When you’ve lived in the desert for a while, your relationship to rain changes. Coming from Germany, I always dreaded rain as a kid. Not able to go outside or putting on all sorts of uncomfortable clothes -- and rubber boots to boot.
Moving here to the Southwest as an adult seemed like heaven in comparison. Not only did I move here for love, but I also got sunshine. All year round. All the time. Still love it!
That’s when I first discovered my magic gift: I can make it rain. All I have to do is wash my windows and you can be sure we will get a downpour very soon. I have bragged with this magic touch for years, who wouldn’t? And many times people confirmed that they, too, had that same gift, be it through car or window washing or heavily irrigating the garden.
But last week – after a few too many days with clouds and showers – I found out I could make the rain stop as well. Here’s how: Put a dusty plant from the inside out to get cleaned up. In my case, it was a huge aloe vera I had to carry with the help of my husband. As soon as it sat outside for its shower, the sun came out and it hasn’t rained a drop since then.
But as the temperatures dropped slightly, we also went on hikes again, to Glenwood with friends, as has been our tradition for a couple of years now. This year was the first “adults only” trip and we found ourselves reminiscing of fun events of years past. But even without the not-so-little-anymore little ones we had a great time – including a very hard caramel crust on a cognac cake in honor of my friend’s birthday. We butchered it as good as we could.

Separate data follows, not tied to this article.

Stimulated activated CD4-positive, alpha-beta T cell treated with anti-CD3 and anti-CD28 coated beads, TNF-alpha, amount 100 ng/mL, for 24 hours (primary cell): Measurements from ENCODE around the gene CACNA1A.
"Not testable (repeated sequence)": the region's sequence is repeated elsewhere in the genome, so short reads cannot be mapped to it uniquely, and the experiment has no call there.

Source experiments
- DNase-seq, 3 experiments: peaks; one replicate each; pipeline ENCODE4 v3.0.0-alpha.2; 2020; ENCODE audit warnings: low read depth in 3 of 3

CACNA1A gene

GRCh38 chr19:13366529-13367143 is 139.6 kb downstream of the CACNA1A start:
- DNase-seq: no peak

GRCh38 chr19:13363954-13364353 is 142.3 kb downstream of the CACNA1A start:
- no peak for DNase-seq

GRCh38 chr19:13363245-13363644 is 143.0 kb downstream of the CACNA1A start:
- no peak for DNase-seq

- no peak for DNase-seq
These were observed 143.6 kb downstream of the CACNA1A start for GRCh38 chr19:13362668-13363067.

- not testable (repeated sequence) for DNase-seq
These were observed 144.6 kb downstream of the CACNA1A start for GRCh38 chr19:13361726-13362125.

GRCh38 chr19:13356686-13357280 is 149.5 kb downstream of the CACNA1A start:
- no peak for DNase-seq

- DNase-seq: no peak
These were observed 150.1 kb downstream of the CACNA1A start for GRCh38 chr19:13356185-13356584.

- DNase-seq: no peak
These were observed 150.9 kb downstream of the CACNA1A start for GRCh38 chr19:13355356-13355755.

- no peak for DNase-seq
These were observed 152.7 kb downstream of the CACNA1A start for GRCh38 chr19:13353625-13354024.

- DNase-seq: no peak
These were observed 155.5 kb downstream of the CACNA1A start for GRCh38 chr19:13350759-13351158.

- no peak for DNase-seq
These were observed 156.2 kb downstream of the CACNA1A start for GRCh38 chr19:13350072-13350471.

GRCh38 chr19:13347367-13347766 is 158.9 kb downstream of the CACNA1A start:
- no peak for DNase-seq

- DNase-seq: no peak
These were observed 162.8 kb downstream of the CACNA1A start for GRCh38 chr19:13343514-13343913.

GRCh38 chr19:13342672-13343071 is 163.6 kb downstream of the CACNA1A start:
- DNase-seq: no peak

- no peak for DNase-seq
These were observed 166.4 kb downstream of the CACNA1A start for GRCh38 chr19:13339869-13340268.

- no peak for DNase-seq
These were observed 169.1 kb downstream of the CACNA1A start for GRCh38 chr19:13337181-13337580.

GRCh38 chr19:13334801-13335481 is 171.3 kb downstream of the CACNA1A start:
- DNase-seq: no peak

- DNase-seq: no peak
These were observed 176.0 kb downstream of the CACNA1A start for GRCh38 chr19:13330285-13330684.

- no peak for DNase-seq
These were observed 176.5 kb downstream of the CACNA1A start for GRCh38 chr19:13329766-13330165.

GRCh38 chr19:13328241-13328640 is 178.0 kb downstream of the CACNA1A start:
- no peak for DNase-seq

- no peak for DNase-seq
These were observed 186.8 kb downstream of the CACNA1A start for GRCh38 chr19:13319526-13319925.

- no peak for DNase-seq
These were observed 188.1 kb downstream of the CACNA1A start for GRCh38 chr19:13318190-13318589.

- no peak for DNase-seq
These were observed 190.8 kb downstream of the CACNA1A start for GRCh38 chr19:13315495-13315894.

And there’s water hikes there. In late August, it’s still hot enough to not only hike the Catwalk on top but get down and wet in the canyon, too. We generally go in water shoes (hiking boots take two days to dry) which always brings up lively discussions of which kind of water shoes work and which don’t. Teva shoes are fine, but don’t protect your toes from hitting rocks – a major issue when crossing the stream a couple of times. Keens protect your toes, but if a small rock gets inside, it’s much harder to get it out. And then there’s the issue of slipperiness of the soles. They differ not only by brand but also by model. And how would you try that out in the store?
This might sound whiney but really isn’t. We always have a great time in Glenwood. There are more hikes in the area, just ask at the Ranger Station south of town. Hot springs, mountain hikes and other canyons, but the Catwalk is always on our list. Be prepared to get wet.
In town is now a cute little art gallery/visitor center worth your while. Local artists show and sell their work there.
Last but not least the Alma Grill offers a great breakfast (we’ve never been there for lunch, but I am sure it’s good, too) to start your day of exploring.
Of German origin, Gabriele Teich has called Las Cruces her home for more than 20 years — and loved every minute of it, hiking the mountains in the immediate surrounding area and all over this beautiful state.